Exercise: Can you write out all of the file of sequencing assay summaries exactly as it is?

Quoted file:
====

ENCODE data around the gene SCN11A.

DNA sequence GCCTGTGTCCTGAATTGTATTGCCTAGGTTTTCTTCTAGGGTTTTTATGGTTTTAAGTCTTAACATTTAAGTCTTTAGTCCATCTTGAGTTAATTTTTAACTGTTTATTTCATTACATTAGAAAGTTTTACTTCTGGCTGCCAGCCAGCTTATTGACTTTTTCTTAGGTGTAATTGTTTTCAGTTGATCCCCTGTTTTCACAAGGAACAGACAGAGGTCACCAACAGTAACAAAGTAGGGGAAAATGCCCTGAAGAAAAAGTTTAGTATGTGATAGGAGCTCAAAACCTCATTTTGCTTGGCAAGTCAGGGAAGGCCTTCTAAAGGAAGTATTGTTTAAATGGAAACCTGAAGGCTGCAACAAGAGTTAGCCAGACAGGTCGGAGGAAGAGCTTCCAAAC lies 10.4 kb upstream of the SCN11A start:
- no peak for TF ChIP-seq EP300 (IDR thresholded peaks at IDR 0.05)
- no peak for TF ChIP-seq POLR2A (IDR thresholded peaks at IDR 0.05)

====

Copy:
ENCODE data around the gene SCN11A.

DNA sequence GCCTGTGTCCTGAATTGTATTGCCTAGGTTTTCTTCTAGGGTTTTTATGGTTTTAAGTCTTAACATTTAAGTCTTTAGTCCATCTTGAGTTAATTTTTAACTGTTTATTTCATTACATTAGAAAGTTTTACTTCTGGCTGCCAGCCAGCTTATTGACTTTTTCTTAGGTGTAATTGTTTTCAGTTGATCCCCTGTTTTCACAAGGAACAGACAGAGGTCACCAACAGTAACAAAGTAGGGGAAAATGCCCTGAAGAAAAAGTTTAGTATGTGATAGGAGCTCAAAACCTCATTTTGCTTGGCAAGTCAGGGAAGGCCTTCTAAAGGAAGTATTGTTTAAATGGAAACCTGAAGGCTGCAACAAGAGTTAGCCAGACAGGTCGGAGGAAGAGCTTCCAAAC lies 10.4 kb upstream of the SCN11A start:
- no peak for TF ChIP-seq EP300 (IDR thresholded peaks at IDR 0.05)
- no peak for TF ChIP-seq POLR2A (IDR thresholded peaks at IDR 0.05)